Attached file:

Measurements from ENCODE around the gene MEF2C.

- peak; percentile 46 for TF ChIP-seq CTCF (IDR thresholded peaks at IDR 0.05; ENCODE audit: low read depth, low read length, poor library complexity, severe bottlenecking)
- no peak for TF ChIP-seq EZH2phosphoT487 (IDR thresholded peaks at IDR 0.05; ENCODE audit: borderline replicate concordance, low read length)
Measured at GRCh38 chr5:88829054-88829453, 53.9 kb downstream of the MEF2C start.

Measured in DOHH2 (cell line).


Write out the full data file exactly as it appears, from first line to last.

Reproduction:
Measurements from ENCODE around the gene MEF2C.

- peak; percentile 46 for TF ChIP-seq CTCF (IDR thresholded peaks at IDR 0.05; ENCODE audit: low read depth, low read length, poor library complexity, severe bottlenecking)
- no peak for TF ChIP-seq EZH2phosphoT487 (IDR thresholded peaks at IDR 0.05; ENCODE audit: borderline replicate concordance, low read length)
Measured at GRCh38 chr5:88829054-88829453, 53.9 kb downstream of the MEF2C start.

Measured in DOHH2 (cell line).